Chapter 4: A Technique for Architecture and Design
For more details of the topics covered in this guide, see Contents of the Guide.
- Inputs, Outputs, and Design Steps
- Identify Architecture Objectives
- Key Scenarios
- Application Overview
- Key Issues
- Candidate Solutions
- What to Do Next
- Reviewing Your Architecture
- Representing and Communicating Your Architecture Design
This chapter describes an iterative technique that you can use to think about and sketch out your potential architecture. It will help you to bring together the key decisions discussed in this guide; including quality attributes, architecture styles, application types, technologies, and deployment decisions.
The technique includes a series of five main steps, each of which breaks down into individual considerations explained throughout the remainder of the guide. The iterative process will help you to produce candidate solutions that you can further refine by repeating the steps, finally creating an architecture design that best fits your application. At the end of the process, you can review and communicate your architecture to all interested parties.
Depending on your organization's approach to software development, you may revisit your architecture many times during the lifetime of a project. You can use this technique to refine your architecture further, building on what you have learned in the intervening period of spiking, prototyping, and actual development.
It is also important to realize that this is just one possible approach. There are many other more formal approaches to defining, reviewing, and communicating your architecture. Some are discussed briefly at the end of this chapter.
Inputs, Outputs, and Design Steps
The inputs to your design can help you to formalize the requirements and constraints that your architecture must accommodate. Common inputs are use cases and usage scenarios, functional requirements, non-functional requirements (including quality attributes such as performance, security, reliability, and others), technological requirements, the target deployment environment, and other constraints.
During the design process, you will create a list of the architecturally significant use cases, the architecture issues that require special attention, and the candidate architecture solutions that satisfy the requirements and constraints defined in the design process. A common technique for refining the design over time, until it satisfies all of the requirements and adheres to all of the constraints, is an iterative technique consisting of the five major stages shown in Figure 1.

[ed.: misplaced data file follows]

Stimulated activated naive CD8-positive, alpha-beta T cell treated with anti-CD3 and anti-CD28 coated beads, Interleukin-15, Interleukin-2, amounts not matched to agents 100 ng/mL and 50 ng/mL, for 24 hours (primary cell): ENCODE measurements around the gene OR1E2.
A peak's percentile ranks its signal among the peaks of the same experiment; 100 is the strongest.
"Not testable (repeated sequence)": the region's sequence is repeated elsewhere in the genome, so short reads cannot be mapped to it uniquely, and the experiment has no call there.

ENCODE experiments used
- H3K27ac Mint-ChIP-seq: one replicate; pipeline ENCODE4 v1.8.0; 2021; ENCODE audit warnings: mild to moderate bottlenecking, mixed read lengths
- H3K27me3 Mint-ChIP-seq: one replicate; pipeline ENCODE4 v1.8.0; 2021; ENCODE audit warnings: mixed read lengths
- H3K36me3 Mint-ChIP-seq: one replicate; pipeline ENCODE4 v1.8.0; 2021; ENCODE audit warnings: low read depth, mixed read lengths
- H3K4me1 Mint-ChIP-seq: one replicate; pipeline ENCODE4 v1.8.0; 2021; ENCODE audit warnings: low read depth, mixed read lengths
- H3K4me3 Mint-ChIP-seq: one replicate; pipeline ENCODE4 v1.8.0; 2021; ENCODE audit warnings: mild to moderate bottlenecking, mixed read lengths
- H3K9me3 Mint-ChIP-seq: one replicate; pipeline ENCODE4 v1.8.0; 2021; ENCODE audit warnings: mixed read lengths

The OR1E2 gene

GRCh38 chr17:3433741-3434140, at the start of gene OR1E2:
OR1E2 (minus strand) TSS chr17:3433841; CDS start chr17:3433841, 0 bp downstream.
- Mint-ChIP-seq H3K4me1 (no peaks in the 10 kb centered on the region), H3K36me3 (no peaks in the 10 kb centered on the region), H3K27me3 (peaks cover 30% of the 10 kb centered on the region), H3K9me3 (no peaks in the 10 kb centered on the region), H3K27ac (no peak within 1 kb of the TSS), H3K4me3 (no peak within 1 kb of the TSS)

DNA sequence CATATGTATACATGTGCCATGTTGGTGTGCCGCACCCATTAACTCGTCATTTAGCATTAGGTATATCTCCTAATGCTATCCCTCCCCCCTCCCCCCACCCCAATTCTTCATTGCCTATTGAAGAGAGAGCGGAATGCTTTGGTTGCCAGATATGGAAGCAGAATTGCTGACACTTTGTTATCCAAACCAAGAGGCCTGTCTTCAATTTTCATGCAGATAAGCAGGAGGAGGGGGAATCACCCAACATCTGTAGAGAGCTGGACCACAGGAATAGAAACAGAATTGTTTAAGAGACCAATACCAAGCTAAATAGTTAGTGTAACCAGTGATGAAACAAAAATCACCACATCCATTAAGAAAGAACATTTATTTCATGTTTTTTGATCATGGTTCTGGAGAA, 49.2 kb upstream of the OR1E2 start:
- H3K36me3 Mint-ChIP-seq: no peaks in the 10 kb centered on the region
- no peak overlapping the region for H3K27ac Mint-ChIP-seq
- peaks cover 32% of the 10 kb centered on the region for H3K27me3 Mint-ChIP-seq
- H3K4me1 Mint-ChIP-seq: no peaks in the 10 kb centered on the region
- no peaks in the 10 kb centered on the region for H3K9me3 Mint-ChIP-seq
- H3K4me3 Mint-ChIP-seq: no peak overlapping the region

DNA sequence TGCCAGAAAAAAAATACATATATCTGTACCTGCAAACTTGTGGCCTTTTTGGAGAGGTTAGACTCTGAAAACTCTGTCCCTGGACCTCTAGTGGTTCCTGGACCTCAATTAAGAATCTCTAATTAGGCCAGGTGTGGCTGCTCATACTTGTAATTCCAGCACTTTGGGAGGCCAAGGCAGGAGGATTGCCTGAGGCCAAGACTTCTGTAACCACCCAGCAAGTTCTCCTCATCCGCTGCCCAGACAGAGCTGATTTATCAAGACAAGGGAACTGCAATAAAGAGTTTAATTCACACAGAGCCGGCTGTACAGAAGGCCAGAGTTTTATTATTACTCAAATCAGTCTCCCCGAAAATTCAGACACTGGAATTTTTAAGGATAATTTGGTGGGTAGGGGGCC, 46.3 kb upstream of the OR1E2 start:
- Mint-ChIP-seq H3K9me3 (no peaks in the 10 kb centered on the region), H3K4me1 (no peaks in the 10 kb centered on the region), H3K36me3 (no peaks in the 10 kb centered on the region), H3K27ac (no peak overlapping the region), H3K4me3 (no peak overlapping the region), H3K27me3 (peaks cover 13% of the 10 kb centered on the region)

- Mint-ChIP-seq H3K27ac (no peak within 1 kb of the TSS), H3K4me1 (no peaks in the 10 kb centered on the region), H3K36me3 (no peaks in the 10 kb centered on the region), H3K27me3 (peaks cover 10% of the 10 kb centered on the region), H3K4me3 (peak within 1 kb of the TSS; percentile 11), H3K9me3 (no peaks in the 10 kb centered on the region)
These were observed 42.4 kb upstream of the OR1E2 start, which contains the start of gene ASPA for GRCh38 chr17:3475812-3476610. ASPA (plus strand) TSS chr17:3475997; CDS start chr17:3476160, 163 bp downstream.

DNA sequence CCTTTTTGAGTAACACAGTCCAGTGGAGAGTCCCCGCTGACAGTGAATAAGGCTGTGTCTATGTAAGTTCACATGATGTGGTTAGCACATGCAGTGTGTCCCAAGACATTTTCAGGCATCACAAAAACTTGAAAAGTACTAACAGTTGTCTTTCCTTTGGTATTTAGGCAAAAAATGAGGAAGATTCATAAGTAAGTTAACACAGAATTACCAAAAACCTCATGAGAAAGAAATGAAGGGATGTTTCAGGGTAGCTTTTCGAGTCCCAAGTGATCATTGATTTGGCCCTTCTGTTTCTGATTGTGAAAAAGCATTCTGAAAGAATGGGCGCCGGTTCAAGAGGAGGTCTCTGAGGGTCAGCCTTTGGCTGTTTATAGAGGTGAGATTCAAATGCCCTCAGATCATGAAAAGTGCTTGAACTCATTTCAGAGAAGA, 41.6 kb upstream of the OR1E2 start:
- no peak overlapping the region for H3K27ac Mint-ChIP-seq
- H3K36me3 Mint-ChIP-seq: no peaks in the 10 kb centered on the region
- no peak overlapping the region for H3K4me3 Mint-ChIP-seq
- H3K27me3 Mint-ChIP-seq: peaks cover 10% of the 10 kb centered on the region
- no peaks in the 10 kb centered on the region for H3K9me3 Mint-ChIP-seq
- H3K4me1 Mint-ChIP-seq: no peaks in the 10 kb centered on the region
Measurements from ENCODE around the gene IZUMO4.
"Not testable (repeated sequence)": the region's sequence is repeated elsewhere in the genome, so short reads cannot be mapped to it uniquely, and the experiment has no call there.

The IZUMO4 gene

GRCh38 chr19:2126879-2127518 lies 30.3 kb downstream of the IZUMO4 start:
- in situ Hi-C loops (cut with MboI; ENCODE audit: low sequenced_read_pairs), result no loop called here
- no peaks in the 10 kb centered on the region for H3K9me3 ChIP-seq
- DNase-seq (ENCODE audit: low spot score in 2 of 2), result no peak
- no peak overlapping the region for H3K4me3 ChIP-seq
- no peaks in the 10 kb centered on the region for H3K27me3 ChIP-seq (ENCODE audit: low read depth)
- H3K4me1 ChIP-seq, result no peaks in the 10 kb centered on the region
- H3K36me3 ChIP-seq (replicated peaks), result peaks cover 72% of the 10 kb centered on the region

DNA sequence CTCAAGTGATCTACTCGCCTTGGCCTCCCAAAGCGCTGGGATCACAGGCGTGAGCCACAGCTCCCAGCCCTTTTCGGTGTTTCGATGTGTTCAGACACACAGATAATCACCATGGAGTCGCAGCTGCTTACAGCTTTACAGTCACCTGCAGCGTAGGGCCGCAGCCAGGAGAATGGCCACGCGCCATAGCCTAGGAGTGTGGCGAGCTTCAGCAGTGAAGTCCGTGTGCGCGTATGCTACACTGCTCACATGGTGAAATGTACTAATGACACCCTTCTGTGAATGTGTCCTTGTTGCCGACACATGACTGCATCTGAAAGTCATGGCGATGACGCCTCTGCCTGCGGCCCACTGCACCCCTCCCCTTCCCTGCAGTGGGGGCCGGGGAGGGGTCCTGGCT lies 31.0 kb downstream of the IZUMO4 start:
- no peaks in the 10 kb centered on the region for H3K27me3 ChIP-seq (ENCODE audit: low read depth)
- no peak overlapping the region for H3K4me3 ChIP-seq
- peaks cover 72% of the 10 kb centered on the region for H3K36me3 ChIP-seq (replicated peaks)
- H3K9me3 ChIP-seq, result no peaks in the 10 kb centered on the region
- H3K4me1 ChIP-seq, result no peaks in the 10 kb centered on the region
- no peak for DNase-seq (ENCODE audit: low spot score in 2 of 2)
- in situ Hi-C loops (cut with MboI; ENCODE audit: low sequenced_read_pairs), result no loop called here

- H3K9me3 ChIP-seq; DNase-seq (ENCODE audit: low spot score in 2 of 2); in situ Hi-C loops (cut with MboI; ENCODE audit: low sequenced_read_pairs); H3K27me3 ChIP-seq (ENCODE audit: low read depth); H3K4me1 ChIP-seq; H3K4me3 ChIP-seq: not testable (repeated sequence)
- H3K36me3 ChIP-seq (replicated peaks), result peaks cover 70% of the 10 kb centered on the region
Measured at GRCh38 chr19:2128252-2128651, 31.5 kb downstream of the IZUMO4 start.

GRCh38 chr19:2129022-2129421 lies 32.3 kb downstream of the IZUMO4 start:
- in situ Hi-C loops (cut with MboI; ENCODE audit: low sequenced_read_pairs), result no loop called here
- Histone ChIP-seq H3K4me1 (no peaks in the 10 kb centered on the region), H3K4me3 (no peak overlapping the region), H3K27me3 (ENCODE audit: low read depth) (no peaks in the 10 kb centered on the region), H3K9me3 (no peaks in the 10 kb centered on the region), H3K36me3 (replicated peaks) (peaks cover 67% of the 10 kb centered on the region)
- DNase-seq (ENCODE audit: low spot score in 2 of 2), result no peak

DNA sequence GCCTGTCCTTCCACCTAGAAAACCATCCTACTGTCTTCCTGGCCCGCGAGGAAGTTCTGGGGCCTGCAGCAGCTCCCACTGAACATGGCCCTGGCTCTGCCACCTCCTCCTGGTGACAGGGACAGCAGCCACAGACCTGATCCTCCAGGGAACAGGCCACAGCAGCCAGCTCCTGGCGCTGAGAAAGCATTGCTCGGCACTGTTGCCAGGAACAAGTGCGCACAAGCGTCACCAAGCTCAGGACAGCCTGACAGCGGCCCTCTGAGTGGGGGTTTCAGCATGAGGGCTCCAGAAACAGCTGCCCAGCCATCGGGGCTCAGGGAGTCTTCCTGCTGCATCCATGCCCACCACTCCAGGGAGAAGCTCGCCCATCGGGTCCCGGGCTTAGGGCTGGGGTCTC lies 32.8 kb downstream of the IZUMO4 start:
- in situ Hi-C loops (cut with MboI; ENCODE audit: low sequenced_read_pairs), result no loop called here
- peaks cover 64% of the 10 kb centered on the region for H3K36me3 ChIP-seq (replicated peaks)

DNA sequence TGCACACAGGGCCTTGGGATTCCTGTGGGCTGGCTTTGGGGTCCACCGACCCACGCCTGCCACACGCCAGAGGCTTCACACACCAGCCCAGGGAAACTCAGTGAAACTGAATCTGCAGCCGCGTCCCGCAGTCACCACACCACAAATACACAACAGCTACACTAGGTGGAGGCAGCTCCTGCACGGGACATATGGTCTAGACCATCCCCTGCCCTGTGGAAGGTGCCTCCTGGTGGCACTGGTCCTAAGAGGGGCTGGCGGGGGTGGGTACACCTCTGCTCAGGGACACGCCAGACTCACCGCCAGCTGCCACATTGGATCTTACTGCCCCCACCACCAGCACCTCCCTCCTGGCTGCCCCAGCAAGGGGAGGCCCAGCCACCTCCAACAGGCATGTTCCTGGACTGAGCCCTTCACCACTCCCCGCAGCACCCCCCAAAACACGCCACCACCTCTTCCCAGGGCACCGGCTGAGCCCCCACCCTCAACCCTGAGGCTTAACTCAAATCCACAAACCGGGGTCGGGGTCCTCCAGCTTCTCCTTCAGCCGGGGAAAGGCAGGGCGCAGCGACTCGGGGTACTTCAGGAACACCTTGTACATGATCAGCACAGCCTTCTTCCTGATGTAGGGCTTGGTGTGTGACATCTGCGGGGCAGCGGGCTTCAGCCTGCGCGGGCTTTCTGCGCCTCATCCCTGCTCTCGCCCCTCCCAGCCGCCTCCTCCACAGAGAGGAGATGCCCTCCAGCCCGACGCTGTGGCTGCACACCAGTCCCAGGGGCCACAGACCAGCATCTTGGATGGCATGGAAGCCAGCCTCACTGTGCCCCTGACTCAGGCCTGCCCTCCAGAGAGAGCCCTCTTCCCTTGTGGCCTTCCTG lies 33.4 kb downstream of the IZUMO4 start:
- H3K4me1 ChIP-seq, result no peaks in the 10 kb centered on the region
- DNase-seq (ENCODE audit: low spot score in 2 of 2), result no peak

The steps, described in more detail in the following sections, are:
- Identify Architecture Objectives. Clear objectives help you to focus on your architecture and on solving the right problems in your design. Precise objectives help you to determine when you have completed the current phase, and when you are ready to move to the next phase.
- Key Scenarios. Use key scenarios to focus your design on what matters most, and to evaluate your candidate architectures when they are ready.
- Application Overview. Identify your application type, deployment architecture, architecture styles, and technologies in order to connect your design to the real world in which the application will operate.
- Key Issues. Identify key issues based on quality attributes and crosscutting concerns. These are the areas where mistakes are most often made when designing an application.
- Candidate Solutions. Create an architecture spike or prototype that evolves and improves the solution and evaluate it against your key scenarios, issues, and deployment constraints before beginning the next iteration of your architecture.